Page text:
Sadigh Gallery

Things to look for while Differentiating Genuine coins From the Duplicate Ones

There have been imitations of Ancient Coins providing there has been coinage. This program will not discover the modern counterfeits (those made in Ancient times), but only the items made in current times for purposes of deception. This is not anticipated to be an end-all monograph on the subject, but it is merely a basic synopsis on validation to assist collectors from being deceived when gaining coins from atypical sources, and to assist them to discover if they have been already wronged. Sadigh Gallery provides genuine ancient artifacts, collectibles, coins, and antiquities at reasonable prices.

These are indications of both forged and genuine coins. There is no alternative for examining:

Weight: The weight of gold and silver ancients is the single most significant indicator of a coin’s legitimacy, and should abide by the standard utilized in prehistoric times, which can be dogged by consulting the ordinary reference for that type of coin.

Edges: Often inspection of the edge will show a ridge around it, indicating that it may be thrown. If there is a flan-crack in the periphery, check if it goes entirely through the coin, and that it is ragged (an excellent sign) rather than even (as if cut). Often cast-coins will have flan-cracks which go only halfway through the edge, and sometimes they begin again on the other side.

Sharpness: According to the experts in Sadigh Gallery, the fine details and lettering on an Ancient Coin should be well-formed and crisp. The size of the letters should be consistent, and under magnification, the edges of the letters, should have the same quantity of wear as the rest of the coin.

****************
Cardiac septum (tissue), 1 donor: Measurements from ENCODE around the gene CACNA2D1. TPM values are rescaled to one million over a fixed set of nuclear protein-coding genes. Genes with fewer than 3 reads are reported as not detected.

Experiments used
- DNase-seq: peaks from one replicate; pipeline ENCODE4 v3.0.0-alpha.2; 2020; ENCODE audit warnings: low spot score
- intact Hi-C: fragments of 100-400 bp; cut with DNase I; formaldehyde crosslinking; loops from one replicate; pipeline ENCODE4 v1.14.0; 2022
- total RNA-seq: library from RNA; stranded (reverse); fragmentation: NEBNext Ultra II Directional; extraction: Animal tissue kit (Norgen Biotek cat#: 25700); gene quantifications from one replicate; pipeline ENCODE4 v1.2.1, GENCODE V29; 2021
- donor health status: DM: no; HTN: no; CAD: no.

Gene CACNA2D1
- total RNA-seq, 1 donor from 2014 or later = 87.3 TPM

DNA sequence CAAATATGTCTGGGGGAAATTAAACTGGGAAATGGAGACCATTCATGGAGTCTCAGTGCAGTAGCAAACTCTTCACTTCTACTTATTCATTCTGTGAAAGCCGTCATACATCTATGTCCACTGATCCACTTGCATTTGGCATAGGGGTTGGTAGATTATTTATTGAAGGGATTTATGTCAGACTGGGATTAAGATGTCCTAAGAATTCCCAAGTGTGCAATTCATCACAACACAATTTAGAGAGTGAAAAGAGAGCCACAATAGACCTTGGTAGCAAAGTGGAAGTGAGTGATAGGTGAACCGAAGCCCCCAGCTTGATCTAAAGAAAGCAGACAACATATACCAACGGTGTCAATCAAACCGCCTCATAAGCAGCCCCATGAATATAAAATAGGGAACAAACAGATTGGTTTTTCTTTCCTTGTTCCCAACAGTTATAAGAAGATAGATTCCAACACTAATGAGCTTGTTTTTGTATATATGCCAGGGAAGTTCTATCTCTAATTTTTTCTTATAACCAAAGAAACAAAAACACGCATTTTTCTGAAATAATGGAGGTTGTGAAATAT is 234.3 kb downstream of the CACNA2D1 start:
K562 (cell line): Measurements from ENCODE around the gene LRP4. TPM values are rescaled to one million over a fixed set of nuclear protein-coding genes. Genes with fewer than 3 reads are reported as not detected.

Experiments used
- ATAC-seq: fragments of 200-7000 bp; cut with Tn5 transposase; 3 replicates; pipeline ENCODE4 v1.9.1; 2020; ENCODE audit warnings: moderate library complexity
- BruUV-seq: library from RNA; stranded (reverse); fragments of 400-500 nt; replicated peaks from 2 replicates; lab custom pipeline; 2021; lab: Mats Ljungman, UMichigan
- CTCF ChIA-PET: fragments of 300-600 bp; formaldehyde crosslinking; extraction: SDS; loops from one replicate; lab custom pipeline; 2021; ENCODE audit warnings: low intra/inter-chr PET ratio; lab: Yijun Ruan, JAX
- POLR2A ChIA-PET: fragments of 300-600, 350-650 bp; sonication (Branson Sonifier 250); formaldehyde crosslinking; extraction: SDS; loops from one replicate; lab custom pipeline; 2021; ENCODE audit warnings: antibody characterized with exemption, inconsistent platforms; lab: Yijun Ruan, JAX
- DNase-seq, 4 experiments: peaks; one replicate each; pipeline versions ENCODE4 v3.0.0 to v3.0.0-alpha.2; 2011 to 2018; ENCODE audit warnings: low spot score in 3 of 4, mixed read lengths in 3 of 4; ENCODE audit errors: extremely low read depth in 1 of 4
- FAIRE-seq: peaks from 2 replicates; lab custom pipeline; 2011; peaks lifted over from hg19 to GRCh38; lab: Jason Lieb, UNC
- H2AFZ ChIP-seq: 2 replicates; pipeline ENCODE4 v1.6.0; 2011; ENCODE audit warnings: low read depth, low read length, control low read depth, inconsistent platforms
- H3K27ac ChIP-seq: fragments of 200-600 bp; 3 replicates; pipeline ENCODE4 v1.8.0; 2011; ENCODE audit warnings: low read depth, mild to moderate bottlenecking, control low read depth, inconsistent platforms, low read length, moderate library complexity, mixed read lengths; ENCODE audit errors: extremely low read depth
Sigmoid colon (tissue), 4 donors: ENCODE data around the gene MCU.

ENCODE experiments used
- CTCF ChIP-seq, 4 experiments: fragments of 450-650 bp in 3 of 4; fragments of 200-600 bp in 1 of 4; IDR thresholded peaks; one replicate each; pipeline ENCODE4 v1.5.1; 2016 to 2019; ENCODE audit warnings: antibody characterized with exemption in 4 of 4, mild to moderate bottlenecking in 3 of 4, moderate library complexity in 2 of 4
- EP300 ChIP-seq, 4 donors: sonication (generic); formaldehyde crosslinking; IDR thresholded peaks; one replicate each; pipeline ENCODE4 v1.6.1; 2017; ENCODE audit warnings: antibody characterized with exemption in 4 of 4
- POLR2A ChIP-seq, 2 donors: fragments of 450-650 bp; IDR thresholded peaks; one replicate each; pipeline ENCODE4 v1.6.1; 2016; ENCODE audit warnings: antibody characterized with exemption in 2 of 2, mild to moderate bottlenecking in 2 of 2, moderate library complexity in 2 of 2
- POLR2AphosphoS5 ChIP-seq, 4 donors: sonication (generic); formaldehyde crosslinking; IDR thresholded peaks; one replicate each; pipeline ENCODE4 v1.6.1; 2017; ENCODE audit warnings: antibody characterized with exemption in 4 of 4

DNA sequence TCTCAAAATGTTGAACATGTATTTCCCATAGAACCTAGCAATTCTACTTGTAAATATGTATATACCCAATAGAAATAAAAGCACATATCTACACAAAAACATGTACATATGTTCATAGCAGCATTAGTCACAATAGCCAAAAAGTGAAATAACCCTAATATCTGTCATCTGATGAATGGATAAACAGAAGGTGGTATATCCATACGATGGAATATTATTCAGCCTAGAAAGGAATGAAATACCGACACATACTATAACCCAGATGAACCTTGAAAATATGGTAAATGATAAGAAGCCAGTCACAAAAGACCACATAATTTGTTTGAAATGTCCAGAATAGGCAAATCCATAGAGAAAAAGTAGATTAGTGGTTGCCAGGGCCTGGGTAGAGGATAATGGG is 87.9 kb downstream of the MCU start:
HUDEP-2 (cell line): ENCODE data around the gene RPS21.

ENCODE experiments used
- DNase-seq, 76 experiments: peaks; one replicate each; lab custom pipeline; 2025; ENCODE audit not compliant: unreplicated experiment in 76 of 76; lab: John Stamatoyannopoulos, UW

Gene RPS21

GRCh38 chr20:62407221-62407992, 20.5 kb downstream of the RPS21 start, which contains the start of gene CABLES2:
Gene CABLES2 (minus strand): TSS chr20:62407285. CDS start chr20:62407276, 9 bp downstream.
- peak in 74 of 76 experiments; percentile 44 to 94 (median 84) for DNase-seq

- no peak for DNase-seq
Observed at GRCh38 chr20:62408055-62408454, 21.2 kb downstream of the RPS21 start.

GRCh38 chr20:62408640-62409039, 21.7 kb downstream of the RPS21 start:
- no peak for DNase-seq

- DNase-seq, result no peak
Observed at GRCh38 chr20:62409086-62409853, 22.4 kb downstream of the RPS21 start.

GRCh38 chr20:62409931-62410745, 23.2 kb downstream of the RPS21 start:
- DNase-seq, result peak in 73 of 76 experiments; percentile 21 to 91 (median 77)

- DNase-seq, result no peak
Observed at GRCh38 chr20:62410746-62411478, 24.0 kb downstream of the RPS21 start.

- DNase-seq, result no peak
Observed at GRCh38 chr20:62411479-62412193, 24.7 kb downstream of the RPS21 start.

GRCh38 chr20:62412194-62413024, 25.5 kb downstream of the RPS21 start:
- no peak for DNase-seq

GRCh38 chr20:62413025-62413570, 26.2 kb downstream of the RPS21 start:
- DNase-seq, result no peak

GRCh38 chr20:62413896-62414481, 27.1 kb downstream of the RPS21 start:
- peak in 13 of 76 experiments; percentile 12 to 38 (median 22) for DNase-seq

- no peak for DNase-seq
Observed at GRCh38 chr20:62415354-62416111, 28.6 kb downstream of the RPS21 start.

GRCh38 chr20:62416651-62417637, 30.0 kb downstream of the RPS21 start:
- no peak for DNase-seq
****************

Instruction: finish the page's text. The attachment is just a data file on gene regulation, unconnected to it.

Die Axis: The comparative position of one side to another can be indomitable by holding a coin by the edge with forefinger and thumb (held at 12:00 and 6:00), and rotating the coin around to see the overturn. For example, all U.S. coins are struck with an axis of 6:00; the reverse is upturned when you rotate it to one side. Ancient coins were generally (but not always) constant in their die-axis, and this is generally stated in catalogues.

Surfaces: The fields should be free from pitting but for the coin as a whole shows porosity all through. Also worth probing are the “high points” for outlines of pitting (a sign that it may be cast). Crystallization of the metal (most often perceived on the edges) is generally a good indication of realism, but only experience can distinguish crystallization from decomposition brought on by acids in an effort at artificial aging.

Patina: Developments are being made all the time in the formation of artificial patinas, but they are still a good sign of authenticity. Make sure to check if it is a true patina (which should be moderately thick), and not simply a tinge of the metal itself. Cracks in the patina, while perhaps not attractive, are a good indication.

Style: This is the hardest characteristic to put into words. Essentially, the treatment of the eyes, hair, nose, and mouth of an Ancient coin should be analogous to other published examples, and the posture of the fine details and figures of the garments are also often invented or misinterpreted by the forgers.

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